Re "reverting -ammend'ed commit"

"git -ammend" unpacks previous commit, adds more changes to it and creates 
a new commit. The old commit can potentially still be around as blob until 
you "git gc" but is definitely not visible to you anymore. So, "reverting" 
an "-ammend" action to get "same" commit point but in pre-ammend stage is 
practically very hard or near-impossible with git's standard machinery.

If you want to get pre-ammend stage commit you:
1. Could look at places where you might have pushed the original commit and 
merge it back into your tree, or
2. If there is no longer a copy of pre-ammend'ed commit anywhere on other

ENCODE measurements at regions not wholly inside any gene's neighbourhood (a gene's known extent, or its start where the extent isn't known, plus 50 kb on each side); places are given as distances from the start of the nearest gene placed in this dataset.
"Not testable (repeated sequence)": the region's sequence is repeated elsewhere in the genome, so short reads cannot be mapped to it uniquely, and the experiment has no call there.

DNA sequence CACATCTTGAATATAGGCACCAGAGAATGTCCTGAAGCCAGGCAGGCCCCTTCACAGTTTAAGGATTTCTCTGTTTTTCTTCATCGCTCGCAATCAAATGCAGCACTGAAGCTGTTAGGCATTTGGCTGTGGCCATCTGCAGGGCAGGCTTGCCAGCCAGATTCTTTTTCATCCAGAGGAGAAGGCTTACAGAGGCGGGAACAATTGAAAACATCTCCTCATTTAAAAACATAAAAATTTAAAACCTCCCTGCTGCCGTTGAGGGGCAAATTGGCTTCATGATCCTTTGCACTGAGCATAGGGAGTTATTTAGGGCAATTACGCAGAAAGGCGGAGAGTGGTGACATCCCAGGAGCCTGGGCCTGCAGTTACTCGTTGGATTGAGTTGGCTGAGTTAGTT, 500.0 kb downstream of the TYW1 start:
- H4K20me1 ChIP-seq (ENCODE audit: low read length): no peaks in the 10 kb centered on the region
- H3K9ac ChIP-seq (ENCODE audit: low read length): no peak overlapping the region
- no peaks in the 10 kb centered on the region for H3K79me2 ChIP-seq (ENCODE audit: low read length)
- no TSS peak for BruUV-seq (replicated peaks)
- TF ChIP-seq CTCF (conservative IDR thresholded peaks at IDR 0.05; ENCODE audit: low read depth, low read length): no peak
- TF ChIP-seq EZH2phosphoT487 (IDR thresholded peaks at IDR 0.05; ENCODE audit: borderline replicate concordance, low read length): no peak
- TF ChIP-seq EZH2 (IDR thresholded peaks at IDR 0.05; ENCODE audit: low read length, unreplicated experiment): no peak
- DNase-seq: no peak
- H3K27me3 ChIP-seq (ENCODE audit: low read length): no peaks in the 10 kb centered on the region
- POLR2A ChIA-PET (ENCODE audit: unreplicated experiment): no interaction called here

servers, you could fake its contents by ammending ammended commit to bring 
it to content stage where it needs to be, but the time-stamp and hash will 
be different.

Effectively, unless you "find" the pre-ammended commit elsewhere, 
recovering it exactly (same hash)  is no-go.

Now, none of this may be answering your question, but then you would need 
to blame your phrasing of the question :)


On Thursday, November 8, 2012 12:29:16 PM UTC-8, kramer.newsreader wrote:
> Hi, I made a commit and pushed it to a remote repo (gerrit).
> It turns out that my commit needs to be reverted and different changes 
> need to be commited.  According to our process, all changes for a given 
> ticket should be pushed as an amended commit.  That way gerrit can combine 
> them.
> Anyway, it turns out that --amend is not an option for revert, so it 
> creates a new commit.
> Any help would be appreciated.


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